Pebble smartwatch launched at CES and to be made available this month

A new smartwatch, which was created thanks to $15m (£10m) in crowdsourced funding, has been launched at CES and will be made available before the end of the month. The Pebble has an e-ink display similar to those found on e-readers. The 1.26in (3,2cm) screen is able to display a broad range of apps as well as tell the time and can last even days on one battery charge.

Originally it was intended by the phone’s backers to start shipping in the autumn but the project was hit by a number of development delays. The watch will go first to those who contributed to its funding, before then being shipped to those who have placed pre-orders.

Costing £110 ($149) the first watches will begin shipping on 23 January.

The Pebble will be mass-produced at a rate of 15,000 units each week, according to the project founder Eric Migicovsky speaking at CES. Third-party developers will be able to create apps for the watch which can pair up with smartphones running Google”s Android software or Apple”s iOS.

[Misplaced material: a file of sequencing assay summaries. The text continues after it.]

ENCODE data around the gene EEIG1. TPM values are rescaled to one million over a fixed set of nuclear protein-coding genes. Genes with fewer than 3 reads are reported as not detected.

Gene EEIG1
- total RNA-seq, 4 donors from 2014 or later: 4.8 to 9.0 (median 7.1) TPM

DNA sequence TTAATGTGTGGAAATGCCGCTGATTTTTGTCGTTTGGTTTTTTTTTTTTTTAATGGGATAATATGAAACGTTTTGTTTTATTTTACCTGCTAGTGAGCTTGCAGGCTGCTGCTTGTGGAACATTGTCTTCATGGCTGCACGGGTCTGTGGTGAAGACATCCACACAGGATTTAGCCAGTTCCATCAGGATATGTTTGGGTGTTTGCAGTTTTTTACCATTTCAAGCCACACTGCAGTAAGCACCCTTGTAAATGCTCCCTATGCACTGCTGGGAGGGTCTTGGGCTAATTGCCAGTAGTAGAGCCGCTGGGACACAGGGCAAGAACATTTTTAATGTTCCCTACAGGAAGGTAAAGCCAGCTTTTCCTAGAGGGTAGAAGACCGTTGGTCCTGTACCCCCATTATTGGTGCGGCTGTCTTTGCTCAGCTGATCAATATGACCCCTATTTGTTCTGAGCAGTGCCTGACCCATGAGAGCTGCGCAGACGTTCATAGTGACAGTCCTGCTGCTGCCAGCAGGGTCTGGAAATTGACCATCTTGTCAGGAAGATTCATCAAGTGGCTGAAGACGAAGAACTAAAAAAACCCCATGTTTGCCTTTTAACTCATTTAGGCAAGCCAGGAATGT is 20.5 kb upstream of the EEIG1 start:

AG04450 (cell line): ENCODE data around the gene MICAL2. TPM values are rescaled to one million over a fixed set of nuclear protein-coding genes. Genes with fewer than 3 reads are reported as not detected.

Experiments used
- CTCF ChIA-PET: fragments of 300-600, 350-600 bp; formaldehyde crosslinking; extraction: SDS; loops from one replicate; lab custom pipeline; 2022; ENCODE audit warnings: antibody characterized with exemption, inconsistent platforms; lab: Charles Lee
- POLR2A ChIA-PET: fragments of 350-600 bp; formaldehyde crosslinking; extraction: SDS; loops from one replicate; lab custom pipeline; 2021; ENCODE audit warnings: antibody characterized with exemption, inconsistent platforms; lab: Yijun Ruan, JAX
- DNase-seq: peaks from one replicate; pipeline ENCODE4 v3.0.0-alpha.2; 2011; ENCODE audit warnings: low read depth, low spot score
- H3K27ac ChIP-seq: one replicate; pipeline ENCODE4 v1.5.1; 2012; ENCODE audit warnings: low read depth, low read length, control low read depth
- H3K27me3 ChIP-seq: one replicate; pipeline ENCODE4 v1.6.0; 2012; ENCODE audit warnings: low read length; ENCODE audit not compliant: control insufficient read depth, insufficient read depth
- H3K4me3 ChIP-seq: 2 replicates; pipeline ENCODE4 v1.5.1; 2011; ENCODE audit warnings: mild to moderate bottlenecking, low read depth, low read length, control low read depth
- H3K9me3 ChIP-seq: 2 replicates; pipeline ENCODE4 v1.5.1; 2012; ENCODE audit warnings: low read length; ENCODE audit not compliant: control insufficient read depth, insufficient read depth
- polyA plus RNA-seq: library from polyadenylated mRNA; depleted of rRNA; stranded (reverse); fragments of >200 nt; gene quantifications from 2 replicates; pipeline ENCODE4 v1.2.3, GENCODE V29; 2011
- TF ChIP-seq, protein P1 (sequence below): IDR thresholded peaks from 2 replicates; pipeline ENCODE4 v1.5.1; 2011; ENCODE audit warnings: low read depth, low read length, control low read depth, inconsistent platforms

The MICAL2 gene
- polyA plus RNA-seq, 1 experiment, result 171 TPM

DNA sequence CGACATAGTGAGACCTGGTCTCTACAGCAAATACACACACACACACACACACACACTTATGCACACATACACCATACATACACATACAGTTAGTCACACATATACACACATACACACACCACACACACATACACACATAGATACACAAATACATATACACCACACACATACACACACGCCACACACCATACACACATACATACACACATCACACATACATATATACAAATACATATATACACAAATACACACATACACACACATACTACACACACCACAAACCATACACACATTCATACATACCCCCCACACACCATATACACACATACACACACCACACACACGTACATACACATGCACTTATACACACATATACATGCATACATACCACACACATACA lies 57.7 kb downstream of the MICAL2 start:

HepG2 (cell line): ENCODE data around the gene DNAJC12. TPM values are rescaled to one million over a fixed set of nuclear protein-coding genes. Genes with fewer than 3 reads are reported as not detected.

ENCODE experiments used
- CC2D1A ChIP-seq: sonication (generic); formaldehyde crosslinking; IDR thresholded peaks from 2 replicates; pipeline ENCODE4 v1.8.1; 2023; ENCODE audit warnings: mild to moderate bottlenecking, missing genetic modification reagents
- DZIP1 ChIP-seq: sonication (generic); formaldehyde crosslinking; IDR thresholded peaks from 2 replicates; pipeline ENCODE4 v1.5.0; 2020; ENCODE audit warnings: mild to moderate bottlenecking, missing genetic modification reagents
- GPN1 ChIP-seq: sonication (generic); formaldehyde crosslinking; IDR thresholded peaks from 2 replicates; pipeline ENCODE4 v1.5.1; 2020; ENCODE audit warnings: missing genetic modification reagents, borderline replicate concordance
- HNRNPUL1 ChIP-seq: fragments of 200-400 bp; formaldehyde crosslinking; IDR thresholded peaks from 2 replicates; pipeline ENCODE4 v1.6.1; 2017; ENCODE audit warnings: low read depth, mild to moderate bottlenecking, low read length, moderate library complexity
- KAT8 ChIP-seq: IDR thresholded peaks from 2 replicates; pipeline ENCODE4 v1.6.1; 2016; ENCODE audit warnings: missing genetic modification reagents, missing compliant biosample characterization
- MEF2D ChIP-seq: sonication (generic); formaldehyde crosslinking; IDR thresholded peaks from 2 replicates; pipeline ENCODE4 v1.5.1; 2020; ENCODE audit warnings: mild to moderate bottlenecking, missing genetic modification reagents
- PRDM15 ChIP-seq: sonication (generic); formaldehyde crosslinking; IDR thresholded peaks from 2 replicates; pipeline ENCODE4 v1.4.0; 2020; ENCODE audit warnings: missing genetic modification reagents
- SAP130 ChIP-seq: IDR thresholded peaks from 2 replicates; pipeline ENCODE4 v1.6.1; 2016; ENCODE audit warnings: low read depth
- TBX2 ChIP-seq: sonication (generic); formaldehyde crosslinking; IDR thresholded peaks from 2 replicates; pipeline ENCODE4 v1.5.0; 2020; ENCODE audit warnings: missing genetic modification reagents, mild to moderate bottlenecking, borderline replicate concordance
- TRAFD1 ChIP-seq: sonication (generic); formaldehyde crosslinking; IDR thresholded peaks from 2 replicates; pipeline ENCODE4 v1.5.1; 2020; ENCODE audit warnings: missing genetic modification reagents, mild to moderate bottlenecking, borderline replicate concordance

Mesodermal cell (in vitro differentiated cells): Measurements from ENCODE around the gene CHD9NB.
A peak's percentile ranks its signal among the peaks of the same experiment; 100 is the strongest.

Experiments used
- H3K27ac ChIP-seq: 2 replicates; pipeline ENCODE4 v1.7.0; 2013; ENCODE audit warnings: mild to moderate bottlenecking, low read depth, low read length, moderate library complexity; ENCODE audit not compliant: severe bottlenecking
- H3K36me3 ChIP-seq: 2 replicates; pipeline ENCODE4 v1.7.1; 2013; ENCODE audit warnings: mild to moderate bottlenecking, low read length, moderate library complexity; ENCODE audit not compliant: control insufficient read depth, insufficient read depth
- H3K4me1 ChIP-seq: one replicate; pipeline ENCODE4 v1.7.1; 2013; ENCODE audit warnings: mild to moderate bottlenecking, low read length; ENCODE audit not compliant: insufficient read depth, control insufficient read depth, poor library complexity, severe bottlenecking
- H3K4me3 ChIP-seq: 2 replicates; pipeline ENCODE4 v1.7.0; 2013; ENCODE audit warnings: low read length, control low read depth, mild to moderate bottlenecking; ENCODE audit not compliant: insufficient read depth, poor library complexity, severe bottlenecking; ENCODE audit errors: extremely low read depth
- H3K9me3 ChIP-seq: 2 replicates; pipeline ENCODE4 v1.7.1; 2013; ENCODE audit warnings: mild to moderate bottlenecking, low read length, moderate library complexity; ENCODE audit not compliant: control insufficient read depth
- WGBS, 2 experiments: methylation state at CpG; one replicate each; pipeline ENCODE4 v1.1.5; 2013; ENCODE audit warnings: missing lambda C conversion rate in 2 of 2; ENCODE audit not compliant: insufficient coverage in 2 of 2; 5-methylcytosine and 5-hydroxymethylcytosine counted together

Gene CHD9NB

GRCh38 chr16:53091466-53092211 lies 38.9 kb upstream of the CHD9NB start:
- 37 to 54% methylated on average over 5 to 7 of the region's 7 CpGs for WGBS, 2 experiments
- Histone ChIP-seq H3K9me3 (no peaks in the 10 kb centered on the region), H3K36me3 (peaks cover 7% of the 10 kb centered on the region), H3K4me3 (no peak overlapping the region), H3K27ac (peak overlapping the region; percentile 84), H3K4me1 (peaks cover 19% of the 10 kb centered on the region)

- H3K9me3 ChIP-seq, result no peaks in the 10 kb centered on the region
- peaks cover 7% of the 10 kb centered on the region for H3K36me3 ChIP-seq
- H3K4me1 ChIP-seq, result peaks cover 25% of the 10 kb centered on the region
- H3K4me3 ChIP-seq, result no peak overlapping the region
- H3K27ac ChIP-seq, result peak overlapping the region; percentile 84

Wearers can receive text messages and emails through the device, as well as manage incoming calls and at the launch the watch was used to wirelessly control functions on a smartphone – such as playing music while a device is in a docking station.

The Pebble weighs 38.2g (1.3oz) and its black and white screen has a resolution of 144 x 168 pixels.

Pebble”s makers have paired with notification service If This Then That (IFTTT), a site which allows users to set up custom actions such as receiving a notification when weather changes, or when a news website is updated.

Mr Migicovsky said that the watch depletes a smartphone”s battery by around 5-10% per day. To charge the Pebble itself, a cable must be attached.

Smartwatches are quite common although to date the market is largely dominated by sports brands such as Nike and Adidas whose products offer fitness statistics, route tracking and pacing data.

The project to develop the Pebble debuted on Kickstarter in April 2012 seeking $100,000 (£62,000) to complete development of the device.

By the end of its 38 day funding drive it had raised more than $10m and had almost 70,000 backers. More funds were raised via its website as people put down cash to reserve one of the first devices

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